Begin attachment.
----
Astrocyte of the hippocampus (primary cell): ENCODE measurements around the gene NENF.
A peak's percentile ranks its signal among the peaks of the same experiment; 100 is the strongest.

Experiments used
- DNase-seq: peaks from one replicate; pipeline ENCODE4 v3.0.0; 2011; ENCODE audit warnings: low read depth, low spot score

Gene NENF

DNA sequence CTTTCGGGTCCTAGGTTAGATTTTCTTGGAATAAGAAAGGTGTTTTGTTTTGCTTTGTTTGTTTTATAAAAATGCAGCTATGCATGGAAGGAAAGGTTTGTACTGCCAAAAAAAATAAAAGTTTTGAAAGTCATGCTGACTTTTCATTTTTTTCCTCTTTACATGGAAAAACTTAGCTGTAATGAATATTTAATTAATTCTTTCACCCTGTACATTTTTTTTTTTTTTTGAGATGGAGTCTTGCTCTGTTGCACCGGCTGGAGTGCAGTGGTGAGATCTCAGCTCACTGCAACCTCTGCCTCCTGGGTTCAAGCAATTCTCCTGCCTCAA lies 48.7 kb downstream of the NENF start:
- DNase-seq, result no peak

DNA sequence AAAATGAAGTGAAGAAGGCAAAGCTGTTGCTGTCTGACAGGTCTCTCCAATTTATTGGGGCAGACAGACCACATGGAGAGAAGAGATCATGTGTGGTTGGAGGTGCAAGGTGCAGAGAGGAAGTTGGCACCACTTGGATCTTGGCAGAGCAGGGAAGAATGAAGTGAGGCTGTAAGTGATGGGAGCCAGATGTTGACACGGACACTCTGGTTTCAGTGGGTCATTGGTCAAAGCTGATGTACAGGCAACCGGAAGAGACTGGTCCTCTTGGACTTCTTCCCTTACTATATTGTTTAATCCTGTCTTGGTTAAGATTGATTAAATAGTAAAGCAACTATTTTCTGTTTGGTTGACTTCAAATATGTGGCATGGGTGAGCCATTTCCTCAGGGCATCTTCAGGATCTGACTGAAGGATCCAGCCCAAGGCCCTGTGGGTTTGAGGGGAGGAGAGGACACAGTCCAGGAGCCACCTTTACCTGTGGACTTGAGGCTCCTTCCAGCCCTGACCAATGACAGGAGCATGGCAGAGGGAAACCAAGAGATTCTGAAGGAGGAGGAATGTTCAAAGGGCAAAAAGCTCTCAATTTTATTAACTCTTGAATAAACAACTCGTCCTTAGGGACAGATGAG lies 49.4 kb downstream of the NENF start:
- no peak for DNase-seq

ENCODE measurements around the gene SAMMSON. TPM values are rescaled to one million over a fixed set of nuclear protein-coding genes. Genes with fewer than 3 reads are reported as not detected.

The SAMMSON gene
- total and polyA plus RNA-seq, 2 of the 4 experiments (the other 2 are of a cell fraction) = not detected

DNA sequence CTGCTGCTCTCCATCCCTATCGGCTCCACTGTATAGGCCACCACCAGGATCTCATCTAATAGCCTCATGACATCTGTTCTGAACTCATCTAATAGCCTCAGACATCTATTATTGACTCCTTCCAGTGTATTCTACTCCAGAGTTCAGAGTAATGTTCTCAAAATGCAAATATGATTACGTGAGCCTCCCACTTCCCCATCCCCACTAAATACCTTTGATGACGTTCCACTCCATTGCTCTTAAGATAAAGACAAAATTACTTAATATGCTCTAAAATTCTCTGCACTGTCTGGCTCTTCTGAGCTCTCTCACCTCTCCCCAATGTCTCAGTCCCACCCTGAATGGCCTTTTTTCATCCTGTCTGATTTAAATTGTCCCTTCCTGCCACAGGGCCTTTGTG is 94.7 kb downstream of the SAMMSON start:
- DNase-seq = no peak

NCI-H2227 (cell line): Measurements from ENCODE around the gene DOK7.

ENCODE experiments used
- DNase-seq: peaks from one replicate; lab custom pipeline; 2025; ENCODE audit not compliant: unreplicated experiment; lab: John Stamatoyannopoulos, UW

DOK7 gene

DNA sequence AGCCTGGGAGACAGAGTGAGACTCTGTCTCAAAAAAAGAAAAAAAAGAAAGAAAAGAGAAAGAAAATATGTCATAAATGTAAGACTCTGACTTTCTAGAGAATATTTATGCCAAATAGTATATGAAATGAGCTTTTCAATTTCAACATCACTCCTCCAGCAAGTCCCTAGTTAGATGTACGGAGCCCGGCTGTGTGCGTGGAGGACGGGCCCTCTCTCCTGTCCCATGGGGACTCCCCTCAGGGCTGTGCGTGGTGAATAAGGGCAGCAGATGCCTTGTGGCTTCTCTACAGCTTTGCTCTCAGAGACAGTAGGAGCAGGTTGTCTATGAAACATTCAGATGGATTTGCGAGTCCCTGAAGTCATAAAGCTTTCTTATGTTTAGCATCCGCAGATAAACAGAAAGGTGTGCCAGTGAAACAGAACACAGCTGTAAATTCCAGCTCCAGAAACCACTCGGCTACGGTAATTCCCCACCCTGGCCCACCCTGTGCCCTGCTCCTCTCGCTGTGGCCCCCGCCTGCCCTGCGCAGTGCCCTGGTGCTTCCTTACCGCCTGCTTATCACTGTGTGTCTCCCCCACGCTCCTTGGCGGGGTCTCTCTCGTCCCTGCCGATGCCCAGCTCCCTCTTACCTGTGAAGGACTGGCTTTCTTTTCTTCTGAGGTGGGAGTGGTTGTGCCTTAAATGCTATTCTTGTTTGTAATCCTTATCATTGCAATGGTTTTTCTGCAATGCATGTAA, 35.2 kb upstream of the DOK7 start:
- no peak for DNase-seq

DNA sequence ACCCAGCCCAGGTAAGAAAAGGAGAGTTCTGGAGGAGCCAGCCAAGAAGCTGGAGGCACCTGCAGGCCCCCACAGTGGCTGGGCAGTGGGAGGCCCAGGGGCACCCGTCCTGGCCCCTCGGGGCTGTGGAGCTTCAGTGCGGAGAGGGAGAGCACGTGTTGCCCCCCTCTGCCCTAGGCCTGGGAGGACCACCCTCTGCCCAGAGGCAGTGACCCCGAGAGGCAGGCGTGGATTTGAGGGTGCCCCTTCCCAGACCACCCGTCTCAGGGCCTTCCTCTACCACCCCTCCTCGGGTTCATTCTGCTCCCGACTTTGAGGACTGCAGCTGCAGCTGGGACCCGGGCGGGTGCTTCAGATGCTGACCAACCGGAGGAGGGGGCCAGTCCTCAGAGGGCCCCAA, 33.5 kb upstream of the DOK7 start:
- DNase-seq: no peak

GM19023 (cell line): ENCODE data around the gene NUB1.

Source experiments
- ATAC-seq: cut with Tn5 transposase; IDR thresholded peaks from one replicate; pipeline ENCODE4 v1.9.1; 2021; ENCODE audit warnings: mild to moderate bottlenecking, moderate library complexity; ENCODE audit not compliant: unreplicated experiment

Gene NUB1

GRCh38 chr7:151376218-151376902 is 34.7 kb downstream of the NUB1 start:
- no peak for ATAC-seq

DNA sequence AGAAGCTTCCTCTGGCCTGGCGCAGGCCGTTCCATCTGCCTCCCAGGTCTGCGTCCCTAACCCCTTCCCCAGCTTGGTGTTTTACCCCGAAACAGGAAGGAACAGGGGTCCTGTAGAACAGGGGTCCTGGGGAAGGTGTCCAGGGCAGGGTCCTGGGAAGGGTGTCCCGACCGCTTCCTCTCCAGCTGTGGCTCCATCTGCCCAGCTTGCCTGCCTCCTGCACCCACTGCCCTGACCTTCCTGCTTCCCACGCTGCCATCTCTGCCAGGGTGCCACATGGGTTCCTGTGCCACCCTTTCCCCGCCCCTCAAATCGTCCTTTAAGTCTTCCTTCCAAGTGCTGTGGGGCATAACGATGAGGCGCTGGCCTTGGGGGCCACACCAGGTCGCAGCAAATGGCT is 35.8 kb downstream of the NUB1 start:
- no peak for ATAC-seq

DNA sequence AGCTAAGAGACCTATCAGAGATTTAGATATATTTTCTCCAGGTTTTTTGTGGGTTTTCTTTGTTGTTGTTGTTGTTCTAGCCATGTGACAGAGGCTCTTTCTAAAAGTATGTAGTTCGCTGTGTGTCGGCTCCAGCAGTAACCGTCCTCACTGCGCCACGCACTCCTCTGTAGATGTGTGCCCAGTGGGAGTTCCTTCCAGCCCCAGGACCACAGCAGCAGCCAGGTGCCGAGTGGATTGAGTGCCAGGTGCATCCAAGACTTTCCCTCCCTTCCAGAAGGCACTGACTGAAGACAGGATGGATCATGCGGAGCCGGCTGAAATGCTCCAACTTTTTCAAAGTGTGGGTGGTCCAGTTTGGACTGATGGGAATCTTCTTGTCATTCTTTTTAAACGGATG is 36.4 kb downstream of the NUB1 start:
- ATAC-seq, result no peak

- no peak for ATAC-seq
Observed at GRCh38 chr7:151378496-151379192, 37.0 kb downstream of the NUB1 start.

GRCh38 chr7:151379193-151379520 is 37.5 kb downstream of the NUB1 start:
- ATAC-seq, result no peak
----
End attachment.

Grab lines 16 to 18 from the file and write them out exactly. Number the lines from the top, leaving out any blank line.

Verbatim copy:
ENCODE experiments used
- DNase-seq: peaks from one replicate; lab custom pipeline; 2025; ENCODE audit not compliant: unreplicated experiment; lab: John Stamatoyannopoulos, UW

DOK7 gene